Multilingual pedagogies can unlock insights into diverse cultures, traditions, beliefs, knowledge systems and literacy practices, and in this way benefit everyone: students, staff and management.

Apart from making the languages used by students, parents and staff visible throughout the institution, some simple multilingual pedagogic practices that can help us to realise the potentials of having a multilingual student population include:

– Designing multilingual research tasks in which each member of the group should use their linguistic resources to gather information which is then shared in English to make comparisons and contrasts.

– Offering multilingual texts on the same topic in order to demonstrate that not only the language of the text is different but so are the culture, beliefs and knowledge system embedded in it.

– Providing opportunities for multilingual students to become linguistic and cultural mediators so that everyone benefits from being part of the same multilingual and multicultural learning space.

– Making room on reading lists for students to contribute with sources published in any of their linguistic repertoires.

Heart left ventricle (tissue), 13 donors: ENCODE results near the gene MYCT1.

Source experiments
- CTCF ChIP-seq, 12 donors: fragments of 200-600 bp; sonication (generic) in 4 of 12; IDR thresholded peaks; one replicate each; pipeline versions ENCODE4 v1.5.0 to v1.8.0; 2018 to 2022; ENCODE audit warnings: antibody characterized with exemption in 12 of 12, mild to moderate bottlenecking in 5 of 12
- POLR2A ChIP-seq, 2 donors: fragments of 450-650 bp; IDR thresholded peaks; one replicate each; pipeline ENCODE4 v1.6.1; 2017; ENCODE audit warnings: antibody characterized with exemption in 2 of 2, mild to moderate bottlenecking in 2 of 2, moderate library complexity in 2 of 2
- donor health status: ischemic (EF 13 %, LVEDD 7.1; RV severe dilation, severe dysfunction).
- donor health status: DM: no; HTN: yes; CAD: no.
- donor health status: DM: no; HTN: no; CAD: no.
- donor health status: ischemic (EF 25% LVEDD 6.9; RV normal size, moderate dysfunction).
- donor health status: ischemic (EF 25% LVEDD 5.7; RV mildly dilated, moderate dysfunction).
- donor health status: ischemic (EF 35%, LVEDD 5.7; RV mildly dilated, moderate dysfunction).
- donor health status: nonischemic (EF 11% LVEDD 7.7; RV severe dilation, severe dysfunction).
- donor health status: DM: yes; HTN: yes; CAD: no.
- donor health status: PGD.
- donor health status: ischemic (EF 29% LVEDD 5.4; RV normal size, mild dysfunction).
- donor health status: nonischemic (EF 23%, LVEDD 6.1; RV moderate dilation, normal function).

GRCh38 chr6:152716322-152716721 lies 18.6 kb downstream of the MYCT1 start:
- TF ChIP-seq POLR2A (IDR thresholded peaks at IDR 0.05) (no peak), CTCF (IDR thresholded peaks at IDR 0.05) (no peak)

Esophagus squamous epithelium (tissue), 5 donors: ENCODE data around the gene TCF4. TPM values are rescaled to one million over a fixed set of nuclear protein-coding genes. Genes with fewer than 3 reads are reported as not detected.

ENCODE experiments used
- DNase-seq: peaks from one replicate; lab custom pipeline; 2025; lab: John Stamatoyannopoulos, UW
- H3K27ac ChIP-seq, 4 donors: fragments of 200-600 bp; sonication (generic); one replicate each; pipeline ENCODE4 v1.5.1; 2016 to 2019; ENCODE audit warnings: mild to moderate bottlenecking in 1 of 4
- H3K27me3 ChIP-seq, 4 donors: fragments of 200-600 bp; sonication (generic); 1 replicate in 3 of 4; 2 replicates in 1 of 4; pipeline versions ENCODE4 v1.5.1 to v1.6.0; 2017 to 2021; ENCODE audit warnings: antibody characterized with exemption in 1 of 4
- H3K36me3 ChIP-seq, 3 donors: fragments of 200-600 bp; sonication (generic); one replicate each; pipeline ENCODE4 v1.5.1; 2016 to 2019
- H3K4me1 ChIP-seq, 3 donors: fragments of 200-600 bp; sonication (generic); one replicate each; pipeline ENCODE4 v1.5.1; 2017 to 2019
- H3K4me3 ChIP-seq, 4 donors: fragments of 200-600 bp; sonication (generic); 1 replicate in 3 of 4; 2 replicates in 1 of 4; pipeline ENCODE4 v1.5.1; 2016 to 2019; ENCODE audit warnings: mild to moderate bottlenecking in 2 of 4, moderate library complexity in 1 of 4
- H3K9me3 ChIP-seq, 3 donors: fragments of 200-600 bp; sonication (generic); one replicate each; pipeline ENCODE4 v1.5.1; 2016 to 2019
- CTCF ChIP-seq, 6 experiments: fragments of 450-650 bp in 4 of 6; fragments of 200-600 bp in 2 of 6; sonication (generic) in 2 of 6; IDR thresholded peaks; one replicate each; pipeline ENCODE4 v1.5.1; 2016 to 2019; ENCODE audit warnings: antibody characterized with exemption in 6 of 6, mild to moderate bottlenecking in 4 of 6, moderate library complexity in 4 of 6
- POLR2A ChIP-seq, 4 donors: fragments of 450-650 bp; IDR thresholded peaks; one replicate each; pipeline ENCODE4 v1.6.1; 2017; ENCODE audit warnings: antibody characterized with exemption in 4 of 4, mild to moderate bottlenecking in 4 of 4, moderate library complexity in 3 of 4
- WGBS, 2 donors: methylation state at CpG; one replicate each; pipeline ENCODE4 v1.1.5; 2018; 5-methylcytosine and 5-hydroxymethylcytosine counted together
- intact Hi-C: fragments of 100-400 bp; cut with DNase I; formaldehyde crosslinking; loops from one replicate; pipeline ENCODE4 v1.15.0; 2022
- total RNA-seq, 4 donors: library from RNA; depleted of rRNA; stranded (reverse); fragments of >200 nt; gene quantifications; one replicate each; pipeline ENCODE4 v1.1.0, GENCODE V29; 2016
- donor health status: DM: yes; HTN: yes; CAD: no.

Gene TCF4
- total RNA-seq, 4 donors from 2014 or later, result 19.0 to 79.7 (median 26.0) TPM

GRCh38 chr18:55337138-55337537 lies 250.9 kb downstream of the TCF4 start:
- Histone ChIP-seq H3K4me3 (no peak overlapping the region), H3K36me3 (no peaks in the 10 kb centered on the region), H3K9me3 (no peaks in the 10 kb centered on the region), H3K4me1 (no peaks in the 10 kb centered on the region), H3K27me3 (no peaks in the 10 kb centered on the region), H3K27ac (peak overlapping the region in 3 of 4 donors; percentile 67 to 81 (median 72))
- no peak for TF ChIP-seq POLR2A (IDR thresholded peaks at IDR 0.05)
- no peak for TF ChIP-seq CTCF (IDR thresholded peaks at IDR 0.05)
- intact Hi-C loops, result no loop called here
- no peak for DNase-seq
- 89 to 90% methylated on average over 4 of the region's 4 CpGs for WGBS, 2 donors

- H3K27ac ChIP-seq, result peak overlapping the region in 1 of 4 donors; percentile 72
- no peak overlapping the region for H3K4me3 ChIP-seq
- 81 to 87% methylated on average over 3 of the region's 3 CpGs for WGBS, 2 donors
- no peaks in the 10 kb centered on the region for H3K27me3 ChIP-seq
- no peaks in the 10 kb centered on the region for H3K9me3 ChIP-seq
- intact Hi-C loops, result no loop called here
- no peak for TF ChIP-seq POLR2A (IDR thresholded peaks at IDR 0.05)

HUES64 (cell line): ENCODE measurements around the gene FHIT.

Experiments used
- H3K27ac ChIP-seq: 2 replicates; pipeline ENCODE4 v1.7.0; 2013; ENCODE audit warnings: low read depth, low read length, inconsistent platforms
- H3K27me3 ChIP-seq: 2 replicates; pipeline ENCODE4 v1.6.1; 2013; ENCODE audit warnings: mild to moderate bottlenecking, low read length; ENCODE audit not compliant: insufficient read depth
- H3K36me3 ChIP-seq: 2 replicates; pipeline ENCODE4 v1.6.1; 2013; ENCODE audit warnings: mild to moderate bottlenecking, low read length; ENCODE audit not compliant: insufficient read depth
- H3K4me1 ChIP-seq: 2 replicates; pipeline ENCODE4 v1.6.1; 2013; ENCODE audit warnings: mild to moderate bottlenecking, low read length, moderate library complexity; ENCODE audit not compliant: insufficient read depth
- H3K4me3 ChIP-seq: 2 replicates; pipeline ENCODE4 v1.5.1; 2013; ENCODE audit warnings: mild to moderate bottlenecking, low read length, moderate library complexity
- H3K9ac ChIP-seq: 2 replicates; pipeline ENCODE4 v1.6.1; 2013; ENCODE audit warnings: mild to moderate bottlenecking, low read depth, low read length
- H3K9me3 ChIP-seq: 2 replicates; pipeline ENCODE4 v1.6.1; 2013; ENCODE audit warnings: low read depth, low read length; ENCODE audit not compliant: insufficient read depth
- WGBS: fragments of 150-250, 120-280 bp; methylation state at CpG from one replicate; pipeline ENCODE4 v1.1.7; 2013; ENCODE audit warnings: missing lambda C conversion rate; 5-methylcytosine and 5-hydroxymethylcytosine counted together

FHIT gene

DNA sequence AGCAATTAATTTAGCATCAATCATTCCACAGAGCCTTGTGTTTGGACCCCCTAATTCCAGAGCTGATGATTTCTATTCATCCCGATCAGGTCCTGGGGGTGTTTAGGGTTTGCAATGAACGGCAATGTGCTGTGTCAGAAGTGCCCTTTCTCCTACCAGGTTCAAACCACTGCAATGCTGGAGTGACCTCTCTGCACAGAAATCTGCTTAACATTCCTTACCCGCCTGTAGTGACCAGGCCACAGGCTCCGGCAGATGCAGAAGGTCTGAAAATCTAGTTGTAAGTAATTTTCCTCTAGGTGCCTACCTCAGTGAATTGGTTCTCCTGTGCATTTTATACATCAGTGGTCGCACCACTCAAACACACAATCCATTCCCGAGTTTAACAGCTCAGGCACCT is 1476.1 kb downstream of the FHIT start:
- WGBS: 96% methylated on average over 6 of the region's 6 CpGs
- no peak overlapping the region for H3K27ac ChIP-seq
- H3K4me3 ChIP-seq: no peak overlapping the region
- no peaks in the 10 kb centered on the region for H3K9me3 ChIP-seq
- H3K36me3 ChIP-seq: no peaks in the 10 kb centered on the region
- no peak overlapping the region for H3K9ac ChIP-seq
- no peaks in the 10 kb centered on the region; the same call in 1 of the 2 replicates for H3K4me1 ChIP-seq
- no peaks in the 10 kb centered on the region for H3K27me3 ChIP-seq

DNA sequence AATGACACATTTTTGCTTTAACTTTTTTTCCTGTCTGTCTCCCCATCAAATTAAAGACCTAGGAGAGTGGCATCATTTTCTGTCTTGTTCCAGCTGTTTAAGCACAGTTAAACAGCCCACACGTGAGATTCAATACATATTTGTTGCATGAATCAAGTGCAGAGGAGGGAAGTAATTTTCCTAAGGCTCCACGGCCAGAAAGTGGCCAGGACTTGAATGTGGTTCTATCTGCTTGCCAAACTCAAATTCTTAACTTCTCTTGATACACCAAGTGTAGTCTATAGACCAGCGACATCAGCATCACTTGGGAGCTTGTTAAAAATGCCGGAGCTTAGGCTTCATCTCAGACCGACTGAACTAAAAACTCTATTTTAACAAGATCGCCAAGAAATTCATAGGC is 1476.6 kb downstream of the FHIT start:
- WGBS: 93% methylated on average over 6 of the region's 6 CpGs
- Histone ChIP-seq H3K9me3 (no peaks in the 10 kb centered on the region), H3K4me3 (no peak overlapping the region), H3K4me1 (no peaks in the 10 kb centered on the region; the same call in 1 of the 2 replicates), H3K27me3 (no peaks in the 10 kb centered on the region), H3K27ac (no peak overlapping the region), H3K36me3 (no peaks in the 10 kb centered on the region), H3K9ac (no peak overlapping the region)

Unlocking our students’ multilingual resources enriches the linguistic and cultural experiences of us all in one single learning space, while making everyone feel part of the institutional community instead of pushed to its margins.

I’ll be discussing each of these multilingual pedagogic practices in the next  posts.




1- Multilingual recognition and inclusion in higher education

At a time when we’re working for greater tolerance and diversity in society, UK universities should double their efforts to understand and celebrate their multilingual students who, according to  the Higher Education Statistics Agency (HESA), represent 22% of the students in UK.

Yet, many universities do very little to integrate the linguistic capital of their multilingual students to the daily communication practices of the institution and their curricular agenda, despite many calling themselves “multilingual universities”.

Students multilingual resources do have a role to play in the daily linguistic practices of universities, and in the curriculum of higher education. Only by recognising and celebrating multilingualism will we be able to achieve a truly decolonised and diverse teaching and learning agenda and environment. And there are many ways of making sure this takes place in very simple and inclusive ways. I will be discussing this in my following posts.

If you’d like to read more on my take on multilingual recognition and inclusion in higher education, I wrote a piece for the International Journal of Multilingualism https://lnkd.in/ecNGXF5a